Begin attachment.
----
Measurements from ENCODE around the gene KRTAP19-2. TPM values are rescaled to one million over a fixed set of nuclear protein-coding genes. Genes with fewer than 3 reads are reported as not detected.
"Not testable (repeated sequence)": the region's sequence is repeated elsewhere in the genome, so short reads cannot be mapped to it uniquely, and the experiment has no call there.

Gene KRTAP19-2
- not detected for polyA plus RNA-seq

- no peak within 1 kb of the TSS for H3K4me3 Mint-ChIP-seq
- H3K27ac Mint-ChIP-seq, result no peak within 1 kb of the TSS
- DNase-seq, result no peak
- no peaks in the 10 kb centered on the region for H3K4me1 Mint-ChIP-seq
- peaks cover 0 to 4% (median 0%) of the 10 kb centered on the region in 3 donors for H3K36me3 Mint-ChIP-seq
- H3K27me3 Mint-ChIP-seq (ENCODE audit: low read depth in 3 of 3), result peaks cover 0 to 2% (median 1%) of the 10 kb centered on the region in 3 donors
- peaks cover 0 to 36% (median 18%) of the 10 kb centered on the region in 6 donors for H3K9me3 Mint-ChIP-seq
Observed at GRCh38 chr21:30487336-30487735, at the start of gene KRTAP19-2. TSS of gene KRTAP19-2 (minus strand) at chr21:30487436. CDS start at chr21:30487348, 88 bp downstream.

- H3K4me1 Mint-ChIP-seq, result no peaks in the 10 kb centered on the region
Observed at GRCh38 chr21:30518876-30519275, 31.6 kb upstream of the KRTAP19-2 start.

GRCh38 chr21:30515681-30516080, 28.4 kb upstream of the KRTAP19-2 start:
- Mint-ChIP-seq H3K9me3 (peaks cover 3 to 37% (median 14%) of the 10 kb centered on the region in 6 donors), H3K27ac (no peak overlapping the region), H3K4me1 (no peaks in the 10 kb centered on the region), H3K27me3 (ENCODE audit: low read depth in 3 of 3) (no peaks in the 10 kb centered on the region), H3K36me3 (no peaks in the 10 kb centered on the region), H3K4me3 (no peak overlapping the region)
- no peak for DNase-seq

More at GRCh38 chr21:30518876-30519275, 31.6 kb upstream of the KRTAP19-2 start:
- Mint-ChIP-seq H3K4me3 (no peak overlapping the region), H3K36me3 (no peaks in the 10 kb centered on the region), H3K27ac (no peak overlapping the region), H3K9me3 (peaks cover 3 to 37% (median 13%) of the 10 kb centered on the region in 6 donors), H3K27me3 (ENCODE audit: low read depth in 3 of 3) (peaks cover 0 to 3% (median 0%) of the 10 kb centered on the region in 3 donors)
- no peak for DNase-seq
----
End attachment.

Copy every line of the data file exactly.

Measurements from ENCODE around the gene KRTAP19-2. TPM values are rescaled to one million over a fixed set of nuclear protein-coding genes. Genes with fewer than 3 reads are reported as not detected.
"Not testable (repeated sequence)": the region's sequence is repeated elsewhere in the genome, so short reads cannot be mapped to it uniquely, and the experiment has no call there.

Gene KRTAP19-2
- not detected for polyA plus RNA-seq

- no peak within 1 kb of the TSS for H3K4me3 Mint-ChIP-seq
- H3K27ac Mint-ChIP-seq, result no peak within 1 kb of the TSS
- DNase-seq, result no peak
- no peaks in the 10 kb centered on the region for H3K4me1 Mint-ChIP-seq
- peaks cover 0 to 4% (median 0%) of the 10 kb centered on the region in 3 donors for H3K36me3 Mint-ChIP-seq
- H3K27me3 Mint-ChIP-seq (ENCODE audit: low read depth in 3 of 3), result peaks cover 0 to 2% (median 1%) of the 10 kb centered on the region in 3 donors
- peaks cover 0 to 36% (median 18%) of the 10 kb centered on the region in 6 donors for H3K9me3 Mint-ChIP-seq
Observed at GRCh38 chr21:30487336-30487735, at the start of gene KRTAP19-2. TSS of gene KRTAP19-2 (minus strand) at chr21:30487436. CDS start at chr21:30487348, 88 bp downstream.

- H3K4me1 Mint-ChIP-seq, result no peaks in the 10 kb centered on the region
Observed at GRCh38 chr21:30518876-30519275, 31.6 kb upstream of the KRTAP19-2 start.

GRCh38 chr21:30515681-30516080, 28.4 kb upstream of the KRTAP19-2 start:
- Mint-ChIP-seq H3K9me3 (peaks cover 3 to 37% (median 14%) of the 10 kb centered on the region in 6 donors), H3K27ac (no peak overlapping the region), H3K4me1 (no peaks in the 10 kb centered on the region), H3K27me3 (ENCODE audit: low read depth in 3 of 3) (no peaks in the 10 kb centered on the region), H3K36me3 (no peaks in the 10 kb centered on the region), H3K4me3 (no peak overlapping the region)
- no peak for DNase-seq

More at GRCh38 chr21:30518876-30519275, 31.6 kb upstream of the KRTAP19-2 start:
- Mint-ChIP-seq H3K4me3 (no peak overlapping the region), H3K36me3 (no peaks in the 10 kb centered on the region), H3K27ac (no peak overlapping the region), H3K9me3 (peaks cover 3 to 37% (median 13%) of the 10 kb centered on the region in 6 donors), H3K27me3 (ENCODE audit: low read depth in 3 of 3) (peaks cover 0 to 3% (median 0%) of the 10 kb centered on the region in 3 donors)
- no peak for DNase-seq